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"Competition" shotguns have vent ribs; "Tactical" shotguns have irons Login/Join 
Member
Picture of RichardC
posted
Please, save discussion of shotgun mounted optical sights for another time.


I find this marketing to be interesting.

How/why has this evolved?

Are ventilated ribs too fragile to be tactical?

Are open or aperture iron sights too slow to be competitive?

What is the major advantage of aperture sights on a shotgun? Landing slugs on target accurately?

If so, at what distance does this become a significant advantage over ventilated ribs with beads, HI Viz or tritium front sights?


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Posts: 11517 | Location: Florida | Registered: June 23, 2003Reply With QuoteReport This Post
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I think ventilated ribs add weight to the gun so that's why you don't see them on tactical guns. I also think they make the barrel stronger not weaker,but either way the barrel is strong enough.

I would say with slugs would be the only advantage having sights on the gun would have and without a taller ventilated rib you may need them. Maybe over 20 yards. With trap shooting you only use the front bead/sight to line up the gun.
 
Posts: 19817 | Registered: June 12, 2005Reply With QuoteReport This Post
Frangas non Flectes
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It’s my understanding that vent ribs are meant to help mitigate heat ripples in the sight picture disturbing your view of the bead. Makes sense on a competition gun. A defensive shotgun, to my mind, is not something I think I need a vent rib on when a heat shield makes more practical sense in the event that I’m going to shoot it with enough urgency to get the barrel nice and hot. Ghost ring sights also give you more stand-off from the barrel than a bead sight, maybe that’s enough to solve the issue?

We don’t tend to see double set triggers on fighting rifles, either, and likely for similar reasons: nice for hunting and competition, but not really needed to get the job done in a fight. I don’t think it has anything much to do with marketing, or fragility. Just different tools evolved for slightly different applications.
 
Posts: 11636 | Registered: February 10, 2011Reply With QuoteReport This Post
Freethinker
Picture of sigfreund
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I’m not sure I understand the question/point entirely clearly, but something to keep in mind is that features on guns are largely driven by what the prospective purchasers expect them to have, or not have. No one expects “tactical” shotguns to have vent ribs, so that’s one reason they don’t.

There are also practical reasons, mostly durability and expense, for not putting a vent rib on a shotgun that’s going to be subject to far more hard use and abuse than being fired. Ribs do help somewhat with fast aiming on rapidly moving targets, but that’s not as much of a concern with guns intended to be used for self-defense against human threats.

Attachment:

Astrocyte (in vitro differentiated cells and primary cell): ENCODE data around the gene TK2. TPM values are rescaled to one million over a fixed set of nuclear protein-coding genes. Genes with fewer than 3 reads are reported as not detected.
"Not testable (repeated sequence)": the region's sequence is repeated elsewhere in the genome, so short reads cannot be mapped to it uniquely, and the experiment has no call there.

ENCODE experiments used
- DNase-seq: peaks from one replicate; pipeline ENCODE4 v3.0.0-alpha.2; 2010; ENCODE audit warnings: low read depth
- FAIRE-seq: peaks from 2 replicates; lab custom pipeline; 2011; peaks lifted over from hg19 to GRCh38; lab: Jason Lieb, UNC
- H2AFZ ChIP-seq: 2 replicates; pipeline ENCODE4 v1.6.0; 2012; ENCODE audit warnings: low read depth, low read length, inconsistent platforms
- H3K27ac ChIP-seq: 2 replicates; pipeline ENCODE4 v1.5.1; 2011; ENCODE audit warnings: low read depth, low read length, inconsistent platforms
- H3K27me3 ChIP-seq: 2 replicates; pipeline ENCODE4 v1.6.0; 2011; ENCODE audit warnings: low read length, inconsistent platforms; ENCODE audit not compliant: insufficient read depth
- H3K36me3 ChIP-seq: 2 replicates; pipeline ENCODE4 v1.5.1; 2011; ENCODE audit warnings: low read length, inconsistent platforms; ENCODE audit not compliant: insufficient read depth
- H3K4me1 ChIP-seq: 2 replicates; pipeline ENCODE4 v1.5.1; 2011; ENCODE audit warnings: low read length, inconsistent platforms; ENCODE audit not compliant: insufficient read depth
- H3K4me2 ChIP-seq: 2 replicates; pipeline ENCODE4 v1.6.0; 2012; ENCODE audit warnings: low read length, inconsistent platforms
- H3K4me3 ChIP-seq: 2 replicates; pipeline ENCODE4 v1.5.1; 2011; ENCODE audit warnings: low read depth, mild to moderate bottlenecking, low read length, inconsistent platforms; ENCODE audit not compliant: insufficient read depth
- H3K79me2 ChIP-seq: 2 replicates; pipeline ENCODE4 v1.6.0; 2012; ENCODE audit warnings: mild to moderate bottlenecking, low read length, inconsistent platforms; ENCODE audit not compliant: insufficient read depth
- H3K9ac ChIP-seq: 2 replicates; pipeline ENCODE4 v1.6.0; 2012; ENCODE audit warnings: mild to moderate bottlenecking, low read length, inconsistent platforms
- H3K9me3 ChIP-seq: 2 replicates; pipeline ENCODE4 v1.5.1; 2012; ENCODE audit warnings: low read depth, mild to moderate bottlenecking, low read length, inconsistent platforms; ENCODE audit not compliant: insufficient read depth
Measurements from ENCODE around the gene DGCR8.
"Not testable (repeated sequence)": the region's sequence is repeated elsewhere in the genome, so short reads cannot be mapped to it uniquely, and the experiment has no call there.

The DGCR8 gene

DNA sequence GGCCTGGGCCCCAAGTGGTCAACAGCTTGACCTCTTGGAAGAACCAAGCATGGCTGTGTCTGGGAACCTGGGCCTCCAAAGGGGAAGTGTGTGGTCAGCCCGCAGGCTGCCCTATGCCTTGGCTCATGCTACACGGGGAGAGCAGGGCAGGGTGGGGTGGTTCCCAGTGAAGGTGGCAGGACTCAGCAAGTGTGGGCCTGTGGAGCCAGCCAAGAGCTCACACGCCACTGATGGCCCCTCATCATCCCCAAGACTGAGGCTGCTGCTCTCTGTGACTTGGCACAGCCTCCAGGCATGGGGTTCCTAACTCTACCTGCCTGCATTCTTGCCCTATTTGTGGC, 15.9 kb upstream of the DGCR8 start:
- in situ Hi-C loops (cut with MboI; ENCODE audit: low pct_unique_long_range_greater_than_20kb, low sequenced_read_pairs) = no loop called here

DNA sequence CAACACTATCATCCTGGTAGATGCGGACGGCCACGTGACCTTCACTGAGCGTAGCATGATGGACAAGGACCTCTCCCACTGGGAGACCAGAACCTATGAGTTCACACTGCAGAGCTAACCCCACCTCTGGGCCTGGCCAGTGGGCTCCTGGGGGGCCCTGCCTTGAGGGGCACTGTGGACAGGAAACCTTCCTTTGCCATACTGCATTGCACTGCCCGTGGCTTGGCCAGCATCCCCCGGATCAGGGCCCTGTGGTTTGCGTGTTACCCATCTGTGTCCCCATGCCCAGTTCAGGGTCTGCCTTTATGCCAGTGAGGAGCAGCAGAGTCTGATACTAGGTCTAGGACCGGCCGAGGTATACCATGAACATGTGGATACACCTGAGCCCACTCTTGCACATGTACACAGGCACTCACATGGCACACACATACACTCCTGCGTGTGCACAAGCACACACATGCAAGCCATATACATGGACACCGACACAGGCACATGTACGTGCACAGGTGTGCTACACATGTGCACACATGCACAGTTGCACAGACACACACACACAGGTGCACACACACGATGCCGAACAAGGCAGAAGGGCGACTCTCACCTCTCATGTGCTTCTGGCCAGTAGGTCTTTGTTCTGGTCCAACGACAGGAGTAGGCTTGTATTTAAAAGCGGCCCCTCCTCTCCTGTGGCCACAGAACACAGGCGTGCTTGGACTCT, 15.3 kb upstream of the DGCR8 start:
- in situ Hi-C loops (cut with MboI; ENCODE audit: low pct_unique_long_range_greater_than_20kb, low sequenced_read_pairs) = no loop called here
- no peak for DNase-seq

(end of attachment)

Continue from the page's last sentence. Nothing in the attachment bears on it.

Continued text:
As for sights, my agency has shotguns with two types: rifle type and traditional beads. If I were a hunter hoping for a 100 yard slug shot, I’d much prefer the rifle type, but for actual law enforcement applications, both types work equally as well. In fact, the rifle sights are more subject to damage and to their parts being lost. Of course, if an officer wanted to take a 100 yard shot with his shotgun, rifle sights would be better, but none of the LEOs I know would have any idea where a slug would hit at 100 yards and how to adjust his point of aim for such a shot. That’s part of the reason why patrol rifles are far more satisfactory weapons for most law enforcement purposes than shotguns.




“The fundamental cause of trouble in the world today is that the stupid are cocksure while the intelligent are full of doubt.”
— Bertrand Russell
 
Posts: 42077 | Location: 10,150 Feet Above Sea Level in Colorado | Registered: April 04, 2002Reply With QuoteReport This Post
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Picture of YellowJacket
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The rib on a shotgun is primarily for sighting. It creates ablevel plane from the receiver out to the bead. It is ventilated to lessen it's weight. This is also supposed to dissipate heat better, but I belueve the reasons for having one are in that order. A hunting gun (people were hunting with shotguns way before they were competing with them) is about quick sight acquisition and a shotgun in a dove field or duck swamp could definitely be fired enough in succession to really heat up a barrel. I know, I do it often.

Iron sights on a shotgun isn't seen as much because shotguns aren't often employed for that sort of precision. You can not acquire the target and the sights as quickly.

Also, most people are taught to shoot a shotgun with both eyes open and your target is almost always moving. A bulky sight gets in the way of a moving target, especially with both eyes open. You are supposed to watch the target and point the gun with the bead in your periphery.